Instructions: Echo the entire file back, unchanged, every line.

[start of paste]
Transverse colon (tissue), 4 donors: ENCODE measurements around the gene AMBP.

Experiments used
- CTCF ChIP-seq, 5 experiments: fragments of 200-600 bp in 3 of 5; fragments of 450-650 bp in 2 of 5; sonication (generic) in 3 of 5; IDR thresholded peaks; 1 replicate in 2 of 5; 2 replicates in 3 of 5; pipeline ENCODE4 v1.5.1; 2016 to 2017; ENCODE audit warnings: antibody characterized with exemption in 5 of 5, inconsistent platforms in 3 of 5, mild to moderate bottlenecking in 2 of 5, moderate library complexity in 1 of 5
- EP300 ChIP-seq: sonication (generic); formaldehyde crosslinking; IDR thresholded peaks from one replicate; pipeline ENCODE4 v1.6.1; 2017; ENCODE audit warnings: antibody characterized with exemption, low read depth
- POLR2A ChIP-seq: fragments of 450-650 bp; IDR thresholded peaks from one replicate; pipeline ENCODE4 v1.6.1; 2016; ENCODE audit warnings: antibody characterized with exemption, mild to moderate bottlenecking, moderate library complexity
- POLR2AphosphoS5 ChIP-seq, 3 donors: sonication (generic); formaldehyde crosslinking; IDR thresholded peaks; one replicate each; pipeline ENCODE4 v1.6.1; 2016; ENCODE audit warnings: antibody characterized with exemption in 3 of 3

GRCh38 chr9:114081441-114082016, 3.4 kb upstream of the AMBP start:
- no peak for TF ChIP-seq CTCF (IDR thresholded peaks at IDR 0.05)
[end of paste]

Transverse colon (tissue), 4 donors: ENCODE measurements around the gene AMBP.

Experiments used
- CTCF ChIP-seq, 5 experiments: fragments of 200-600 bp in 3 of 5; fragments of 450-650 bp in 2 of 5; sonication (generic) in 3 of 5; IDR thresholded peaks; 1 replicate in 2 of 5; 2 replicates in 3 of 5; pipeline ENCODE4 v1.5.1; 2016 to 2017; ENCODE audit warnings: antibody characterized with exemption in 5 of 5, inconsistent platforms in 3 of 5, mild to moderate bottlenecking in 2 of 5, moderate library complexity in 1 of 5
- EP300 ChIP-seq: sonication (generic); formaldehyde crosslinking; IDR thresholded peaks from one replicate; pipeline ENCODE4 v1.6.1; 2017; ENCODE audit warnings: antibody characterized with exemption, low read depth
- POLR2A ChIP-seq: fragments of 450-650 bp; IDR thresholded peaks from one replicate; pipeline ENCODE4 v1.6.1; 2016; ENCODE audit warnings: antibody characterized with exemption, mild to moderate bottlenecking, moderate library complexity
- POLR2AphosphoS5 ChIP-seq, 3 donors: sonication (generic); formaldehyde crosslinking; IDR thresholded peaks; one replicate each; pipeline ENCODE4 v1.6.1; 2016; ENCODE audit warnings: antibody characterized with exemption in 3 of 3

GRCh38 chr9:114081441-114082016, 3.4 kb upstream of the AMBP start:
- no peak for TF ChIP-seq CTCF (IDR thresholded peaks at IDR 0.05)